CDs are appealing for several reasons: higher yield, principal stability, and FDIC-insurance. Stable value funds share some of the same traits with CDs but not others. There are two general categories of stable value funds. Depending on the type, a stable value fund could be a very good alternative to a bond fund offered in the plan, or it could be just so-so.
Synthetic GICs: Bonds In a Wrap
In this setup, officially known as synthetic GICs, the fund owns a number of bonds, just like a regular bond fund. Then the fund buys a “wrap” from one or more insurance companies. The insurance companies use a formula to create a reserve when the bonds do well. They use money from the reserve to tide over lean times; if necessary, the insurance companies may even kick in a little bit of its own money temporarily.
To the participants, the stable value fund behaves like a savings account. The interest rate is announced and reset from time to time.
When the fund only invests in short-term bonds, after paying the insurance companies for the principal guarantee and paying an asset manager to manage the bond portfolio, there isn’t much left to pay the participants. I don’t see much of a point in this type of funds. At best it’s a little better than a money market fund.
My employer’s 401k plan offers a stable value fund like this. It owns short-term bonds (1-5 years). After an expense ratio of about 0.5%, the fund pays 1.25% at the moment. It’s better than a money market fund but it’s not much better than a regular short-term bond fund.
Traditional GICs: Just The Guarantee
In this second type of stable value funds, one of more insurance companies just come out and quote a guaranteed rate. These are known as GICs, or traditional GICs, to differentiate them from synthetic GICs. The fund doesn’t own any underlying bonds. It owns only the insurance companies’ words: a giant IOU. The insurance companies take the money and invest it themselves, often in longer term bonds.
The guarantee is of course is only as good as who’s guaranteeing it. In synthetic GICs, if the insurance company fails to perform, at least the underlying bonds are still there. Here the fund only has the guarantee.
Although it sounds risky, it can be argued that the insurance company’s asset pool is much larger and more diversified than the bonds a particular stable value fund can own. TIAA Traditional, available to many educators, falls into this category.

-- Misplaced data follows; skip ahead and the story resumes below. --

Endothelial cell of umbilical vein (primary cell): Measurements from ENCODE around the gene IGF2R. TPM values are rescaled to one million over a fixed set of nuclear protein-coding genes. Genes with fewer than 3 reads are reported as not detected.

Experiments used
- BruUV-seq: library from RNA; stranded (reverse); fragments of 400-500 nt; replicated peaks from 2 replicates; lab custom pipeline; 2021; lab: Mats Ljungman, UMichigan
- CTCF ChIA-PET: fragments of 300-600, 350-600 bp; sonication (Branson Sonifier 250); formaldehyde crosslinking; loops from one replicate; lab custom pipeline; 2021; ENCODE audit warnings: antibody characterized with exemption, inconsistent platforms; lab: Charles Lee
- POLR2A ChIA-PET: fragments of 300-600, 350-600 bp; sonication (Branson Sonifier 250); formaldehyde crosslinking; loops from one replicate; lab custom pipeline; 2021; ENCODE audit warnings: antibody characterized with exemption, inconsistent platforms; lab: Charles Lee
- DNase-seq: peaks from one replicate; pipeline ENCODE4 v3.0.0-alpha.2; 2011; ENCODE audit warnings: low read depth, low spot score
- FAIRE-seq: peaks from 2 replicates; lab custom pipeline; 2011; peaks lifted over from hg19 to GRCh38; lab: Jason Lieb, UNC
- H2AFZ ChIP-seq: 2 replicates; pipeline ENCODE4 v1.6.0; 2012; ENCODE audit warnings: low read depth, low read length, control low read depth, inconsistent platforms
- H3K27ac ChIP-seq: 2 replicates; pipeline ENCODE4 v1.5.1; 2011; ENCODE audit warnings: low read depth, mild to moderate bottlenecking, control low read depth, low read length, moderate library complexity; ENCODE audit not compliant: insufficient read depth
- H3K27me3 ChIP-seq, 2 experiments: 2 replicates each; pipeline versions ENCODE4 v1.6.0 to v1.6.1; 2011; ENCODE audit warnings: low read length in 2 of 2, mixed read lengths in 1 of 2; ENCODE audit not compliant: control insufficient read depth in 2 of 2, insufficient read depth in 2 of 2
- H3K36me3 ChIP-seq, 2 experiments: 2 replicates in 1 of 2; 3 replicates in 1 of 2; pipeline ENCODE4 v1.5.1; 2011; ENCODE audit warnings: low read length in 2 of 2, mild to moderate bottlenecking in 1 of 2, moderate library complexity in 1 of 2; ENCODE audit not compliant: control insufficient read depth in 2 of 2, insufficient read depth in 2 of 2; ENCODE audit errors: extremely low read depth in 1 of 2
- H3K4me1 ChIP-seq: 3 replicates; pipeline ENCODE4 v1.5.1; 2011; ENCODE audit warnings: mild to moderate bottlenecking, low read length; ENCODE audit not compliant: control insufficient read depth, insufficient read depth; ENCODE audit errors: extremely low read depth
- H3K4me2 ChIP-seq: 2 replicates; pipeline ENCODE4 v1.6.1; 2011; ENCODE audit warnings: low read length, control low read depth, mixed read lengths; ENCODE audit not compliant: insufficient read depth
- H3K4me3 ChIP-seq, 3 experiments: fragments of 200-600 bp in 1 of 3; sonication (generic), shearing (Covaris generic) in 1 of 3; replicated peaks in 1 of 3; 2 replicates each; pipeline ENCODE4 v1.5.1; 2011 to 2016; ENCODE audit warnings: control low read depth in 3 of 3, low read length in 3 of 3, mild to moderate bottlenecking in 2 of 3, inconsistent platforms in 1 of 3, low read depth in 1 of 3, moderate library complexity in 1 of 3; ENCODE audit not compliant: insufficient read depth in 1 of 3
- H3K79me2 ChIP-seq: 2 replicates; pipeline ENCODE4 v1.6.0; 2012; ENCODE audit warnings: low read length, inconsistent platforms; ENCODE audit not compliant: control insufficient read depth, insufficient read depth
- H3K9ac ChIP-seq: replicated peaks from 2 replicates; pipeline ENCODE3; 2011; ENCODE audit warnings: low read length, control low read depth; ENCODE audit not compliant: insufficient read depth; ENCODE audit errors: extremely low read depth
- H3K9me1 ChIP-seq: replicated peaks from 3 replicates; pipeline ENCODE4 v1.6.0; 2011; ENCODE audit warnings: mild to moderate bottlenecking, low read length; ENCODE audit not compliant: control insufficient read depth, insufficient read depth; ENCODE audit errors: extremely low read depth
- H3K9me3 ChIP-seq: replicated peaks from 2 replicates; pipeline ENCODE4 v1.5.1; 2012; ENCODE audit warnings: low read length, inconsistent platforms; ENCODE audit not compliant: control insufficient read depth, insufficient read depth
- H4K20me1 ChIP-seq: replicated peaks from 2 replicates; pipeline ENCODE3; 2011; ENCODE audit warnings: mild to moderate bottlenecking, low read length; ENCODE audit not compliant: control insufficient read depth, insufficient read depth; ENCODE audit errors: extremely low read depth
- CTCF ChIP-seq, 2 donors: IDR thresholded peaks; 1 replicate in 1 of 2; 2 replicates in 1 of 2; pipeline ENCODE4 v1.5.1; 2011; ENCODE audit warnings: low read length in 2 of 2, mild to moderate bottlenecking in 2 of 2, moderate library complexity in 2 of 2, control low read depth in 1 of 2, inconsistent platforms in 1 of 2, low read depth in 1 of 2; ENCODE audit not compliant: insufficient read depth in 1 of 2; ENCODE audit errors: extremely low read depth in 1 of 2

The yields from traditional GICs are usually much higher, because the insurance companies are able to invest in longer term bonds. Some funds of this second type are currently paying 3% or more. If the underlying insurance company is strong or there are several strong insurance companies, a stable value fund like this could be a very good alternative to regular bond funds.
If my employer’s 401k plan has a fund like this, I would be comfortable with investing in it, as long as I see the insurance companies making the guarantee are reputable and strong. After all, if I trust an insurance company to pay out a large sum if I die or become disabled, I would be OK with investing a much smaller sum against the insurance company’s guarantee.
Rates Are Not Fixed
Unlike a CD, the rate paid by a stable value fund is subject to change, monthly, quarterly, or whenever, similar to a savings account. If interest rates are falling, you are not going to get the capital gains enjoyed by regular bond funds; you are also going to receive less and less interest, similar to what happened to savings accounts. If interest rates go up sharply, you won’t have the capital loss, but the yield on a stable value fund probably won’t follow the rates up right away either.
If yields are similar, CDs in an IRA are still better because the rates are guaranteed for the life of the CD, and because FDIC insurance beats the guarantee by an insurance company. If a stable value fund pays a higher rate, using the stable value fund would be a good alternative.
Reference: Stable Value FAQ, Stable Value Investment Association.
[Photo credit: Flickr user Moomettes]